A skin biopsy is a procedure in which a doctor cuts and removes a small sample of skin to have it tested. This sample may help your doctor diagnose diseases such as skin cancer, infection, or other skin disorders.

There are several types of skin biopsy, including:

* Shave biopsy: The doctor shaves a thin layer from the top of a lesion.
* Punch biopsy: The doctor uses an instrument called a punch to remove a cylindrical section through all layers of the lesion.
* Excisional biopsy: The doctor uses a scalpel to take off the entire lesion. This method is used for smaller lesions.
* Incisional biopsy: The doctor uses a scalpel to remove a small sample of a large lesion.

How Is a Skin Biopsy Performed?

The doctor will first cleanse the biopsy site, and then numb the skin by using an anesthetic (pain-relieving) spray, cream, or injection. The skin is then sampled using one of the above procedures. Shave biopsies do not usually need stitches, while punch, excisional, and incisional biopsies will sometimes be closed with sutures. The procedure is usually done in the doctor's office.
What to Expect Following a Biopsy

After the biopsy is performed you may have some soreness around the biopsied site for 1 to 2 weeks. Tylenol is usually sufficient to relieve any discomfort. If you had stitches after the procedure, keep the area as clean and as dry as possible. Your doctor will tell you when the stitches should be removed (usually within one week). If adhesive steri-strips (which look like small pieces of tape) were used to close the incision, do not remove them. They will gradually fall off on their own. If the strips do not fall off on their own, your health care provider will remove them at your next follow-up appointment.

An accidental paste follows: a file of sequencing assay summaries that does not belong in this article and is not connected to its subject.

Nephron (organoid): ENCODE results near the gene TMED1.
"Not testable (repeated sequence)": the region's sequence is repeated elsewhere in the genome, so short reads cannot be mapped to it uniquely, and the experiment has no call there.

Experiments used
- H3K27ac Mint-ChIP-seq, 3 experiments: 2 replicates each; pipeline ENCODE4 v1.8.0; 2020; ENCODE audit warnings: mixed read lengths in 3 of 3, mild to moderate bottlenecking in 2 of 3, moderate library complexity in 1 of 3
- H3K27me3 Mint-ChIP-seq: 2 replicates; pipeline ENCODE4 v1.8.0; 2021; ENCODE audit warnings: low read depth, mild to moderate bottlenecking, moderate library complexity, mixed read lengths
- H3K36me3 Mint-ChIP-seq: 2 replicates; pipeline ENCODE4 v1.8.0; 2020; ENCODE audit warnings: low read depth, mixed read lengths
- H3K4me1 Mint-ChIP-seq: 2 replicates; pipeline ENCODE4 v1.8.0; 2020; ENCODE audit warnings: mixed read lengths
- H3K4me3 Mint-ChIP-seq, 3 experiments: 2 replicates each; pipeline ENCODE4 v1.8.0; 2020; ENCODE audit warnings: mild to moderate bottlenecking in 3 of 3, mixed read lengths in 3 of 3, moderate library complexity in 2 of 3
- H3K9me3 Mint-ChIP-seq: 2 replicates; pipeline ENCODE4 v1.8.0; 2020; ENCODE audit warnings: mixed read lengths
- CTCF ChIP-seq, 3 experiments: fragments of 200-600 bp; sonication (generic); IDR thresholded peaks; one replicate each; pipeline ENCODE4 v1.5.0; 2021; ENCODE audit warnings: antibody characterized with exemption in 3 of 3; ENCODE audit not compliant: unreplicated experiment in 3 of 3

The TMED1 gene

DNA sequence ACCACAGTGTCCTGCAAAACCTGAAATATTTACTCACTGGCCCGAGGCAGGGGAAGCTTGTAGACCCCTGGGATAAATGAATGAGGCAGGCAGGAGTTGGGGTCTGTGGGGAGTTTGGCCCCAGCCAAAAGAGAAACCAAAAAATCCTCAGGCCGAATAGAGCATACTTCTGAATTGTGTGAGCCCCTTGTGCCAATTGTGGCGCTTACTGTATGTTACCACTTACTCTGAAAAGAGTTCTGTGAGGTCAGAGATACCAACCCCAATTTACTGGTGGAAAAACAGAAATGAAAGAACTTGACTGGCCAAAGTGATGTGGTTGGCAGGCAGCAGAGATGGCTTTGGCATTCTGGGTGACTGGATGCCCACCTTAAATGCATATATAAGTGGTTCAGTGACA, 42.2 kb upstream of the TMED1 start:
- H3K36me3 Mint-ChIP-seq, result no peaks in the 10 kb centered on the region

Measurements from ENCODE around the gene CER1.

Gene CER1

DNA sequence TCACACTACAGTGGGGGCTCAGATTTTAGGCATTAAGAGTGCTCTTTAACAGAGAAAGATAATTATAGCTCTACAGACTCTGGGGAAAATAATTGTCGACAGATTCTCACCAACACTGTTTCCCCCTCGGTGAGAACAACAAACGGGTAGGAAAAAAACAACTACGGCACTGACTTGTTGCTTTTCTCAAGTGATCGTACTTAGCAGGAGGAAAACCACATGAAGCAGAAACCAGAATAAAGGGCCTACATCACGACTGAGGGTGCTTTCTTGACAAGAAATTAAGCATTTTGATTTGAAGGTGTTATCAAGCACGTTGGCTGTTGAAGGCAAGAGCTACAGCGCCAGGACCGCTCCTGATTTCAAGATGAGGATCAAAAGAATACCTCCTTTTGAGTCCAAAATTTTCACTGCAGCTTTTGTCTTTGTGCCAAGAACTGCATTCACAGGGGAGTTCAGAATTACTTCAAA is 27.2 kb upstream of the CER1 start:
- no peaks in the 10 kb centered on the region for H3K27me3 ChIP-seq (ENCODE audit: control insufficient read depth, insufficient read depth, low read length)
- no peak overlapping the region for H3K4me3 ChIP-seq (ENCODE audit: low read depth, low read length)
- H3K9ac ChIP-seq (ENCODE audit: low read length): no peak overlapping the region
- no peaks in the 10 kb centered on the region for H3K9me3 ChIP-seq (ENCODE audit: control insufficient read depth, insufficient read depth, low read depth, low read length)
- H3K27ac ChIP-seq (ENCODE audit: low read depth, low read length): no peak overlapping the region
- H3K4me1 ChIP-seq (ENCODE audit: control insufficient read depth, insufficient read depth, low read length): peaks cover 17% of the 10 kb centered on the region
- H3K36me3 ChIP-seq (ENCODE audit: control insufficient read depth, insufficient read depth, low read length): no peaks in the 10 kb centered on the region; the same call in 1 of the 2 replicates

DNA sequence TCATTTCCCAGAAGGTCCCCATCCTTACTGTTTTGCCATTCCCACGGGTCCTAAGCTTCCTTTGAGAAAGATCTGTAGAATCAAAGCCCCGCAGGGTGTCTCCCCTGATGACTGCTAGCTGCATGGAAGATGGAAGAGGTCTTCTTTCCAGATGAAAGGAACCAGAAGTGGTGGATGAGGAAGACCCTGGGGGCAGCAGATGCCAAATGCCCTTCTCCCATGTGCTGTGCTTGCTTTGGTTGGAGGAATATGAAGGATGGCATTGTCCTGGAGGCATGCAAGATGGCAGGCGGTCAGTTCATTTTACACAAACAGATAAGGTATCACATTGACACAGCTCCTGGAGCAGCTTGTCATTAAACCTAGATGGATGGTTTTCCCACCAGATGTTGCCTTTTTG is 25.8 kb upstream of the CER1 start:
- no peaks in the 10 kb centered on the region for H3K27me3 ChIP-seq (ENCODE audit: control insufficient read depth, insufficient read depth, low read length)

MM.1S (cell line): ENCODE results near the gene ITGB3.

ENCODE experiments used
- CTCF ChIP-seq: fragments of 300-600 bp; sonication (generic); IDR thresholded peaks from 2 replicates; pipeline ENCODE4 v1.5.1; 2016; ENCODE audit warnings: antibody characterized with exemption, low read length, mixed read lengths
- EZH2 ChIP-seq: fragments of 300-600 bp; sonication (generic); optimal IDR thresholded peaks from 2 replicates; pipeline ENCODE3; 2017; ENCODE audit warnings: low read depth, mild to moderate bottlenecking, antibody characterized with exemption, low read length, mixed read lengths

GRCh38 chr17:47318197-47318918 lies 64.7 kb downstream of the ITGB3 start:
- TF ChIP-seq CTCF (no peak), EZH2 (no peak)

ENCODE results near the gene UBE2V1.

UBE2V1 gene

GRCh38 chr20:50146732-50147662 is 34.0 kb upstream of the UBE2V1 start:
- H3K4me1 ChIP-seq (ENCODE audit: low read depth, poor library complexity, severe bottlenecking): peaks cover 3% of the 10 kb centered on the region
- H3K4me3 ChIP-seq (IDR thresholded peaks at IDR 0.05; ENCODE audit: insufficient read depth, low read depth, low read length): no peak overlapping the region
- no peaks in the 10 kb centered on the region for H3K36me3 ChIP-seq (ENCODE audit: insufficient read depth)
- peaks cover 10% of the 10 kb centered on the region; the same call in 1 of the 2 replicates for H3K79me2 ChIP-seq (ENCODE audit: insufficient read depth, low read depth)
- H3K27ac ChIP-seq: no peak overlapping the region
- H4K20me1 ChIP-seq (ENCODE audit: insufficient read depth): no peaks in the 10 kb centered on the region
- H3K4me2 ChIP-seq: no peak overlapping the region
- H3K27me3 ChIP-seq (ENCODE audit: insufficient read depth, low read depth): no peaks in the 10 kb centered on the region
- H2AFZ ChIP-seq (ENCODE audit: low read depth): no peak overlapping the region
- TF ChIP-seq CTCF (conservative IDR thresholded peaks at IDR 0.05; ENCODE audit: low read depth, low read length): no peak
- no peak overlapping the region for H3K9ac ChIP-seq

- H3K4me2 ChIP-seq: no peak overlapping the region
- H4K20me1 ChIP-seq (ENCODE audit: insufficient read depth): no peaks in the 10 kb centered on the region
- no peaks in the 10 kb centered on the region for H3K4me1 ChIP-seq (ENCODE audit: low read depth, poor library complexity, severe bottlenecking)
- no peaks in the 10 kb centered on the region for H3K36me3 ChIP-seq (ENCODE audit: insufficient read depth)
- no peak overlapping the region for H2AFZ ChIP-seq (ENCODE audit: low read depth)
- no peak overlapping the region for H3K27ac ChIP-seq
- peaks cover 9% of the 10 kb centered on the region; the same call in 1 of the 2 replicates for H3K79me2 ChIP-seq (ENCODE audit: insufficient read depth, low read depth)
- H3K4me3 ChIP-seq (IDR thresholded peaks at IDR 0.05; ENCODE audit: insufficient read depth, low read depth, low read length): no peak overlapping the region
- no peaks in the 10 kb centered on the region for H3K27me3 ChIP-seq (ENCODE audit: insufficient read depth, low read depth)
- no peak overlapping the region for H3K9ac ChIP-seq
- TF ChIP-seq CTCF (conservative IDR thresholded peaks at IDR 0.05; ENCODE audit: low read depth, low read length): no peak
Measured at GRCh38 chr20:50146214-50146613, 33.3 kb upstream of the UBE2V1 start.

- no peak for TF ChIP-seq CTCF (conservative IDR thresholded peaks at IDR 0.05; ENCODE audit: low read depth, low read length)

You should expect a small scar from the biopsy.
What Is Done With the Biopsy Sample?

The tissue is processed, and a pathologist examines the biopsy sample under a microscope to determine if there is any disease. The results usually come back within 1-2 weeks.
When Should I Call the Doctor?

Call your doctor if you have bleeding that can't be stopped by applying pressure, or if you have any questions or concerns after the procedure.

Treatment & Drug for Dry Skin

In most cases, dry skin problems respond well to self-care measures, such as using moisturizers and avoiding long, hot showers and baths. If you have very dry and scaly skin, your doctor may recommend you use an over-the-counter (nonprescription) cream that contains lactic acid or lactic acid and urea.

If you have more serious skin diseases, such as ichthyosis or psoriasis, your doctor may prescribe prescription creams and ointments or other treatments in addition to home care.

Sometimes dry skin leads to dermatitis, which causes red, itchy skin. In these cases, treatment may include hydrocortisone-containing lotions. If your skin cracks open, your doctor may prescribe wet dressings with mildly astringent properties to contract your skin and reduce secretions and prevent infection.

Dry Skin Complication

Dry skin that's not cared for can lead to:

* Dermatitis (eczema). This condition causes redness, cracking and inflammation.
* Folliculitis. This is an inflammation of your hair follicles.
* Cellulitis. This is a potentially serious bacterial infection of the skin's underlying tissues that may enter the lymphatic system and blood vessels.

These complications are most likely to occur when your skin's normal protective mechanisms are severely compromised. For example, severely dry skin can cause deep cracks or fissures, which can open up and bleed, opening the way for invading bacteria.